Getting Back to the Basics Helps Your Agribusiness Embrace Change
If we can be certain about anything recently, it is that there will be a lot of uncertainty for the foreseeable future when it comes to commodity prices and legislation. It wasn’t that long ago that corn went from $7 a bushel in 2012 to below $3 in Fall 2014. At that same time, the Agricultural Act of 2014 was passed, which included new price support programs, such as Agricultural Risk Coverage (ARC) or Price Loss Coverage (PLC), and ended direct subsidies, which paid farmers whether or not they actually grew any crops. The programs were cheered when they rolled out, but have since become less effective as the base acre payments have steadily declined (or are non-existent) due to continually low commodity prices.
Most recently in 2017, the Trump Administration presented a tax plan that may repeal critical tax deductions used by many in agriculture, the domestic production activities deduction (DPAD), and many other changes. With the wild swings agricultural markets have seen in the last five years, it may seem difficult to plan for the future. My advice is simple: know who you are.
Get back to the basics of agricultural operations
To best navigate these uncertain times, focus on controlling what you can control — your operation. This will require you to ask some questions about your organization and come up with reasonable answers. The following questions are a good place to start.
- What is your business plan and what are the goals of the farm?
- Does your organizational structure support the goals of the farm?
- Are the key members of the organization (i.e., current management, future management, and non-farming family members) clear on how a future transition will work?
- What tools does your operation have available to hedge risk?
- Crop insurance
- Crop price support programs
- Grain marketing contracts and futures accounts
- Diversification through livestock or crops
- Do you have the ability to generate accurate financial statements, cash forecasts, and costs of production models?
Understanding your business and how changes in regulation, commodity prices, and other variables will affect your organization will position you to adapt quickly and productively.
Develop a business plan
I am often surprised when I ask a producer, “What is your plan?” This simple question is frequently hard to answer. But without a business plan and goals for the farming operation, you don’t know if the decisions you are making on a daily basis are helping you get to where you want to go. In fact, you may not even know where you want to go.
Producers must understand how their current organization structure allows them to do what they want to do. A producer may want to transition the farm to a son or daughter, but should also keep in mind the tax implications. Currently, the most popular entity structure is an LLC, but, depending on the goals of the operation, a C or S-corporation may make more sense.
However, what may “make more sense” to the current owners may not make sense to those who intend to take over the farm. Current management must clearly communicate their thoughts and visions of the operation to their successors, and listen to what the successors think of that plan. A thoughtful business plan that is communicated to all stakeholders will provide a roadmap for the short-term operations as well as a concrete plan (and business structure) to transition the responsibilities of the business.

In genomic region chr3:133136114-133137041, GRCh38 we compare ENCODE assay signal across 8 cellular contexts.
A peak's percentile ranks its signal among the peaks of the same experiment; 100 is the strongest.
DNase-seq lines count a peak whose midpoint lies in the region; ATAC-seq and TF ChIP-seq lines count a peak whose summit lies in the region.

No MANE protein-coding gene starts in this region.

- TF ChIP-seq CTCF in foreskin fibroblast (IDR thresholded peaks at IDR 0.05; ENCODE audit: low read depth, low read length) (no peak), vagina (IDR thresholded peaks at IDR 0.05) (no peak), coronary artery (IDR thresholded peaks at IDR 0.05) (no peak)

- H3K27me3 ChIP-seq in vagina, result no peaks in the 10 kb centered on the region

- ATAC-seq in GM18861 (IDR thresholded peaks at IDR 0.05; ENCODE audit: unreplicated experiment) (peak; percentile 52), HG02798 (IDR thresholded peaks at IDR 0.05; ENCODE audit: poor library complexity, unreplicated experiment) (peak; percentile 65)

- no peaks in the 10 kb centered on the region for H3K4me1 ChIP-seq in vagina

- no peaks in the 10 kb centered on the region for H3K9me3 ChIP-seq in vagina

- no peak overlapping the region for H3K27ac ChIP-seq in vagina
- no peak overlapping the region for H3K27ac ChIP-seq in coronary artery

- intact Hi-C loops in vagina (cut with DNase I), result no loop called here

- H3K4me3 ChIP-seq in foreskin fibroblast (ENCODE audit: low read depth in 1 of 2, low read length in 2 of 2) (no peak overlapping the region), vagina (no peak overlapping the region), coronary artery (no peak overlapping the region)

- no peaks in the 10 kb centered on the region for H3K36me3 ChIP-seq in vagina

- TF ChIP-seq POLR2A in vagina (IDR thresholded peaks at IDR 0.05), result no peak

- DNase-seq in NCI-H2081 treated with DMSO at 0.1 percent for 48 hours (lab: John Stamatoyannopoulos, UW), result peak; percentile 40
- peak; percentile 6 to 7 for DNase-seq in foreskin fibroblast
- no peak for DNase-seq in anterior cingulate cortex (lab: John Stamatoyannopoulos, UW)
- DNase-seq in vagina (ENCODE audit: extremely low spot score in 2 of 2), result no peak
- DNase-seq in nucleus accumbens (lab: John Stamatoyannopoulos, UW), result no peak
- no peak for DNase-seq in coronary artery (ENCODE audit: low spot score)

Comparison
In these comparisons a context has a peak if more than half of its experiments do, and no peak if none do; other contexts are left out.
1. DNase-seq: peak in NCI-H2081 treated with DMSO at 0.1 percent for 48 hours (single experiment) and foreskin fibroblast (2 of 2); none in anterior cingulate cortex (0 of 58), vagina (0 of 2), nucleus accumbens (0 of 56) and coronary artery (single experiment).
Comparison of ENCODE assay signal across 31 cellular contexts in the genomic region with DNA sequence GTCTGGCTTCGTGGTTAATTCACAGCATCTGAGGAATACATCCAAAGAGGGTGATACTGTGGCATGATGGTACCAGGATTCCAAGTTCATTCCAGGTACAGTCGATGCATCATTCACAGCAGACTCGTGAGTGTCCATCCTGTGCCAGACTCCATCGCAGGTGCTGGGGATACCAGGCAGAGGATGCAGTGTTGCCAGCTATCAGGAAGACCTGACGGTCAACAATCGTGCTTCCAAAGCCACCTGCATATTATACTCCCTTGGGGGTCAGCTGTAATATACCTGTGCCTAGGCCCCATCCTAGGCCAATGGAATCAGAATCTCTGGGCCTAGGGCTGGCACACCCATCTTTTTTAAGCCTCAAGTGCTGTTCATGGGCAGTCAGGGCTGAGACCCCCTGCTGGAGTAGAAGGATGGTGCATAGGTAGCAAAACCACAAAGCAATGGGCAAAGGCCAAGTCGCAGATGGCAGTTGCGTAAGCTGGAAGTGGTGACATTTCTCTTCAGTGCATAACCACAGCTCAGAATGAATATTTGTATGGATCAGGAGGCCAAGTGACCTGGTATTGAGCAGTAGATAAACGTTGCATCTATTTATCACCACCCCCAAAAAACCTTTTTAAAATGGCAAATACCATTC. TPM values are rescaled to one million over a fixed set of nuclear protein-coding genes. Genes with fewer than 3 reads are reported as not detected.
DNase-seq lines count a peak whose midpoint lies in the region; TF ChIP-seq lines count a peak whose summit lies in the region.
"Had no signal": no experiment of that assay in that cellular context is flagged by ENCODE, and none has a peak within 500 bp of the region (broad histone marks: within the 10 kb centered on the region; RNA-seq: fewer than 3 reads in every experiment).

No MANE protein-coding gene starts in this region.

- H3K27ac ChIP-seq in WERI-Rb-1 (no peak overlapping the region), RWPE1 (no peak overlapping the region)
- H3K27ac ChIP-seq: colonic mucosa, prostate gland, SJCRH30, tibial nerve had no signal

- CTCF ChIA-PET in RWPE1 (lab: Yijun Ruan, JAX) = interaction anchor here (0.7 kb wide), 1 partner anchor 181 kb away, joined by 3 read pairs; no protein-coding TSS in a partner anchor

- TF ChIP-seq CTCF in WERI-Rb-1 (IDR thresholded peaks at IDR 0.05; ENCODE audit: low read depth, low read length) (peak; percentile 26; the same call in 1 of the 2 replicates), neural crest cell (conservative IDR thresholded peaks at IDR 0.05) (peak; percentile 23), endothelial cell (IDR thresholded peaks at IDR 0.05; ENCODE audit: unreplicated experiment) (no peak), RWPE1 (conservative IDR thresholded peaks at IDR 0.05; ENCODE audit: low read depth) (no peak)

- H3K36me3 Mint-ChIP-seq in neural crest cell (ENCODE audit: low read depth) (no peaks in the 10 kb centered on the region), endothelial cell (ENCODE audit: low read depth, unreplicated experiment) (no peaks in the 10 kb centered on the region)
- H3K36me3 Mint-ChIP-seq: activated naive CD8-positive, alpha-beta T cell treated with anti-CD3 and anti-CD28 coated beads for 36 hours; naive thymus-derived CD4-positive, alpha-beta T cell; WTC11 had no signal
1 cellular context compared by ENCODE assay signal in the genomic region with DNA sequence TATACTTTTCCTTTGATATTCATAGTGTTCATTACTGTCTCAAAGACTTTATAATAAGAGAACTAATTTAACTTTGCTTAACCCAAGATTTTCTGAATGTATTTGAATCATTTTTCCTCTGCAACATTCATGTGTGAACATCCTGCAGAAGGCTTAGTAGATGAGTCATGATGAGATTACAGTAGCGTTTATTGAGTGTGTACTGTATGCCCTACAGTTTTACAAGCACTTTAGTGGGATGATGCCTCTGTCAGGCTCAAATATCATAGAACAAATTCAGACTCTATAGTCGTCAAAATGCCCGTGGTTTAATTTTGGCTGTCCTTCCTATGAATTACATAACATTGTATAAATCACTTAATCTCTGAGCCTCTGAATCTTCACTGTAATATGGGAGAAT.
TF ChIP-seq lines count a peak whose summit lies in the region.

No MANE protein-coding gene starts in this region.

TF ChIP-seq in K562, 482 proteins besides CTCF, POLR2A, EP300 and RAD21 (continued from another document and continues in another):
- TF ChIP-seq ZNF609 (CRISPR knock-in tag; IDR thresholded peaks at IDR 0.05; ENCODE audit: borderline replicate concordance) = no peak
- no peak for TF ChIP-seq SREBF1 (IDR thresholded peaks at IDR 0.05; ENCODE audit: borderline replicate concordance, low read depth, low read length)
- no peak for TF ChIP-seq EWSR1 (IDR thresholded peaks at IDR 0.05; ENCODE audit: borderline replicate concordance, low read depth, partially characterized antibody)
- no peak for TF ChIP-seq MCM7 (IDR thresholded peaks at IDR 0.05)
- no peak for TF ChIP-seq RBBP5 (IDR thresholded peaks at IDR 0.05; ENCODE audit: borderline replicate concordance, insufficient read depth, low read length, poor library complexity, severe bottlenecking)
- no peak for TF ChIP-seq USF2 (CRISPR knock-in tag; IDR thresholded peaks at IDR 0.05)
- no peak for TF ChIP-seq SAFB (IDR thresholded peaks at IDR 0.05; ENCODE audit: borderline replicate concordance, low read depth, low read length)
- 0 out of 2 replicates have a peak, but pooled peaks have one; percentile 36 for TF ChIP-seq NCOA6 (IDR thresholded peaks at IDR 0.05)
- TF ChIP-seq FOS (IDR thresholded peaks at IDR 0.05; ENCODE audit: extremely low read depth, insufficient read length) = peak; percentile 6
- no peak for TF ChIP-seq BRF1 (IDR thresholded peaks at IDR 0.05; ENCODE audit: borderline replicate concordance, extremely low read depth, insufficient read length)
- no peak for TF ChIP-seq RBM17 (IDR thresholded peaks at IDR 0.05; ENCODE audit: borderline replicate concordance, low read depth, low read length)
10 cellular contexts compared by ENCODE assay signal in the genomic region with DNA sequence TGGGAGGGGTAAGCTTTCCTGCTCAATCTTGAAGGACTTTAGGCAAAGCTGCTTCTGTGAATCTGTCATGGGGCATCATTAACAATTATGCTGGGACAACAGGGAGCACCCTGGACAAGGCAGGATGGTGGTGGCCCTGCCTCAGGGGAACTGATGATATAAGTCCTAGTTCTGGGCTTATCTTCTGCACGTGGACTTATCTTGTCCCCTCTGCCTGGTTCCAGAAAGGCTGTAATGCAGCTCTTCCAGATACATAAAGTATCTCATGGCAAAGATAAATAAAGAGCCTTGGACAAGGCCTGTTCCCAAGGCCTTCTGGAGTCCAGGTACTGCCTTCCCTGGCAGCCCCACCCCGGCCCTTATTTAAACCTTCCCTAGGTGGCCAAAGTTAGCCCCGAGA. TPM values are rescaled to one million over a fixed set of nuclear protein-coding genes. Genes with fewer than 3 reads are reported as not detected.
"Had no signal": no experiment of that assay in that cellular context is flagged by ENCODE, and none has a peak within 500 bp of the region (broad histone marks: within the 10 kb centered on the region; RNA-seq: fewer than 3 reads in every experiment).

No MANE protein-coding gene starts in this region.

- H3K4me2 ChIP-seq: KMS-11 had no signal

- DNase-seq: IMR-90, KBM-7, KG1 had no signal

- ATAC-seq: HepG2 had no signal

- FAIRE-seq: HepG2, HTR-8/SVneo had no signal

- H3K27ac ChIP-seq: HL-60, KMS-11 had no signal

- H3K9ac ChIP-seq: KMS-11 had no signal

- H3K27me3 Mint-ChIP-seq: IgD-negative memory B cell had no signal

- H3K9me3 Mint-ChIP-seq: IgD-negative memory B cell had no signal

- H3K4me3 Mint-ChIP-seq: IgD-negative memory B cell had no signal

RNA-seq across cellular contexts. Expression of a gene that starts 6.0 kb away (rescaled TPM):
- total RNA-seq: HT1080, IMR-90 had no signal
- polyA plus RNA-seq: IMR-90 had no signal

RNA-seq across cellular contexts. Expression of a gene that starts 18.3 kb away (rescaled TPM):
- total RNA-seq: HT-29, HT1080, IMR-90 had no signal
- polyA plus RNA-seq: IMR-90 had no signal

Risk management tools
Risk management tools can offer producers some sense of security. From price-risk insurance to crop insurance and grain contracting, producers should work through the numbers and understand how their insurance premiums compare to the assets at risk. Not all acres are likely to bear the same risk when it comes to productivity. Consider which acres should or shouldn’t be entered into insurance programs. When it comes to grain marketing, consider if you have the volume necessary to make option contracts and futures reasonable hedges, given the higher cost of these hedging instruments. When it comes to risk management tools, the most important thing to remember is, if you don’t completely understand the tool you are using, it is ineffective and can get you into financial trouble in a hurry.
Accurate financial statements
Lastly, and arguably most importantly, being able to produce accurate financial statements and forecast cash flows will help you make informed and better financial decisions. Accurate financial statements and cash flow forecasting allows producers to understand debt-servicing costs if they need additional capital from lenders. It also allows them to do tax planning more strategically. Overall, it helps producers understand the financial impacts of their business decisions.
By knowing costs of production and having the ability to generate financial statements, producers also have the ability to perform their own “stress tests.” For example, a producer could see the financial impact of corn yields falling 25 bushels per acre and prices declining $0.50 per bushel. This tells a producer how much loss the operation can handle before it needs additional capital. Your lenders will appreciate you having this conversation with them upfront, instead of in the middle of a crisis.
How we can help
With so many things changing in agriculture and the economy, it is important to focus on what you can control and stop worrying about what you cannot control. Spend the time and resources on putting together a solid plan and business structure now, so you know how to react when changes come later.